The narrator is the wonderfully talented Robin Rowan. She’s a top producer and one of the very best in the business. Robin graduated from the University of Wisconsin-Eau Claire, where she majored in oral interpretation of literature. (And how perfect is that for a voiceover artist?) She’s credentialed as a top Audible producer and is a member of the Audio Publishers Association, the World Voices Organization, and the National Forensics League.
I count myself fortunate indeed to have Robin with me on this creative journey. She’s matched the voices I hear as I’m writing this series, and it’s been a joyful experience listening to her. I wanted all of you to have a chance to learn a bit more about the work that Robin does, and how she came to work on this project. Questions and comments most welcome; Robin and I will both do our best to answer any questions you might have.
Why did you audition for this book? What attracted you to Deadly Ties?
I chose Deadly Ties for an audition on ACX because a) it was a mystery/thriller (my favorite!), b) I really liked the audition script and wanted to read more, and c) it centered around dogs. I’m not sure someone who didn’t love dogs could do justice to the script, right? So I put myself out there and hoped that Susan could “hear” that I was the right fit for her book. Thankfully, it all worked out!
Do you have a special studio where you work?
As the narrator, I have to become immersed in the story and live it 24/7 while I’m in the recording process. When I’m recording a book, I can’t wait to get into the studio. My studio is a converted walk-in closet about 8’ x 6’ right off of my bedroom. But you don’t need much room at all, and as long as the space is fairly well soundproofed, it doesn’t matter where you put it. I actually left one wall of hanging clothes on the street side of the studio because clothes serve as an excellent sound-deadener. I also utilize giant 4’ x 2’ acoustic panels on the other walls and ceiling to deaden the sound as much as possible.
How do you develop a “voice” for each of the characters?
I was lucky that Susan provided me with a list of characters and their descriptions—a bonus for the narrator (publishers and authors, are you listening?). Otherwise, narrators need to pick up clues about each character from the context, which can be tricky. I spend a good deal of time “learning” personalities—the laid-back, kindly sheriff Lucas Johnson, the feisty but genuine Sylvia Bridger, the elderly and gossipy Abigail Simmons. Once I have an idea of how to portray my characters, I’m ready to start.
As I record a character, I take a snippet of their lines and save them as separate files (e.g., “Maggie”). So if a character appears on page 27 and not again until page 53, I can call up the character’s file and listen to how he or she was portrayed.
Could you walk us through your recording process, and how long it takes per book?
I get a huge glass of Milo’s sweet tea (it uses corn syrup) to keep my whistle wet and cut down on mouth noises, and put on a little “Kiss My Face” lip gloss for the same reason. That might sound funny, but narrators do whatever we can to keep lubed up when we’re reading for hours on end! Slices of green apple also come in handy.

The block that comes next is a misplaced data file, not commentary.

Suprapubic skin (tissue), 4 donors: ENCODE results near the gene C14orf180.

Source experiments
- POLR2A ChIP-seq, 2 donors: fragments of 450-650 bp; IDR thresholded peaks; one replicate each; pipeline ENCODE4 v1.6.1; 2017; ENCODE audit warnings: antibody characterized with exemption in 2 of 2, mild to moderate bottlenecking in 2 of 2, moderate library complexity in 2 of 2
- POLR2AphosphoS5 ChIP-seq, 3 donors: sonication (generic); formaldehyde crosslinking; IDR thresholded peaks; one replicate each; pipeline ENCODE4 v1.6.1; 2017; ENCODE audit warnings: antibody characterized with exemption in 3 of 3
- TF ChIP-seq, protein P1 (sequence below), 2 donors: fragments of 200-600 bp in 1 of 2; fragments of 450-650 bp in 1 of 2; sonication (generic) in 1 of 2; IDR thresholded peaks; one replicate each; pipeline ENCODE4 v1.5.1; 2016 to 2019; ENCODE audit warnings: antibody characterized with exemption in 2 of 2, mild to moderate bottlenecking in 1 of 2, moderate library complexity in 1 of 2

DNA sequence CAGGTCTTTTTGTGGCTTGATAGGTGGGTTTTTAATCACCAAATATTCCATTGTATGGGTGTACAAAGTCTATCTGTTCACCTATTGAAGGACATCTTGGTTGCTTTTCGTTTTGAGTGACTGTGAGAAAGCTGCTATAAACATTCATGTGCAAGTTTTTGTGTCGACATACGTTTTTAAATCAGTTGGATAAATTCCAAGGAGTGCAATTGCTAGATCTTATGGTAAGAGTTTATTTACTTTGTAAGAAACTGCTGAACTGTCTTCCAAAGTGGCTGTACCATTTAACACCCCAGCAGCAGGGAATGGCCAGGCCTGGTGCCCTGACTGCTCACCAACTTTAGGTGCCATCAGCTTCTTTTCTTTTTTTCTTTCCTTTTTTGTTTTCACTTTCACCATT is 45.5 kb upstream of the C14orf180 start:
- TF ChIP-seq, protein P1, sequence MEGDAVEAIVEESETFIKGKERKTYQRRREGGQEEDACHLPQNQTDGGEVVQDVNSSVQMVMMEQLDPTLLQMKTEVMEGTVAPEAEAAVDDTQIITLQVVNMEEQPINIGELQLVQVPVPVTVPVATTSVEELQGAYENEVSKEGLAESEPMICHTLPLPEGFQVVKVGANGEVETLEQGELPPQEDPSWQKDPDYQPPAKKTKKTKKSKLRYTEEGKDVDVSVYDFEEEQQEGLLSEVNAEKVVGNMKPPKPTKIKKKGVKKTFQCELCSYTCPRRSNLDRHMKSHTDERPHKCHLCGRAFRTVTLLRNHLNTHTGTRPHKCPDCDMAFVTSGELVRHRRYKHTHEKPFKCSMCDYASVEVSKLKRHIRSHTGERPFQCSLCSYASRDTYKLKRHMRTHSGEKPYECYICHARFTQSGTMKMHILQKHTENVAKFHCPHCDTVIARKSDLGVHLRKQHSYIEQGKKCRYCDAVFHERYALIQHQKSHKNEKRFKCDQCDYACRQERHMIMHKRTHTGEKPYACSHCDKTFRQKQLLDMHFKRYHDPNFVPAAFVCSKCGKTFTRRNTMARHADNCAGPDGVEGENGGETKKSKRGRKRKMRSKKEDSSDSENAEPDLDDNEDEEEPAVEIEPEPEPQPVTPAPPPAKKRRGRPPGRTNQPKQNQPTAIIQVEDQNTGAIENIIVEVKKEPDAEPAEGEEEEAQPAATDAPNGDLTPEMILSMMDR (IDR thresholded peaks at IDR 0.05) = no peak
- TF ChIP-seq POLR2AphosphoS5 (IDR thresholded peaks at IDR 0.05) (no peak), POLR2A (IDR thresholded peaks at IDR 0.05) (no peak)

So I fire up the computer, open the recording software, and find the page or chapter where I left off in the manuscript. I always read off of the computer screen—first, because there’s no paper noise of turning pages and I can highlight areas for special emphasis or perhaps if I have a question for the author or publisher. I can also spell out unfamiliar words phonetically next to the word in the text itself.
I record one chapter at a time, and when I make a mistake, I snap my fingers to mark the spot (which you can see easily when you go back to edit), then re-record the line I flubbed and keep going. I save my work and go on the next chapter. I can spend 4 hours at a time recording and you know when to stop when you hear your own voice start getting a little ragged. I go back and edit out mistakes, some breaths, and any extraneous noises, and then listen again to the entire chapter to proof it with the manuscript. Each finished hour takes between four and five hours in the studio.
As a dog lover yourself, do you have a favorite canine character?
Although Sam is a fine dog and very talented, my favorite canine character has to be Mr. B. He experienced some PTSD and was fairly uninvolved in his surroundings for most of the book. Once he met Zak, though, he started to come out of his shell and he and Zak had some kind of bond that no one else had. You get the sense that he would continue to improve under Zak’s watchful eye and tender care.
I’ve recorded more than 30 books, and Deadly Ties is my favorite book to date. I love this career, and services like ACX that make collaborations like this possible. The ACX web site has been a boon to people like me, and to people like Susan, since it exists simply to bring book narrators and authors/publishers together. I look forward to continue recording for many years to come!
And there you have it, folks! I’m new to the world of audio books and grateful to have an experienced professional join me on this adventure. She posted chapter segments to the production page, which gave me a chance to listen to each chapter and provide explicit feedback. (Some narrators don’t do this, so writers contemplating a project like this should discuss this with their narrators before they start.) Because Amazon uses “Whispersync for Voice” so you can switch between listening and reading, it was essential we got everything exactly right. Robin’s work was phenomenal, and I’m very proud of our finished product.
I really enjoyed reading about the process. This sounds like a job one could have a lot of fun with, and you seem to have it all figured out. Can’t wait to listen.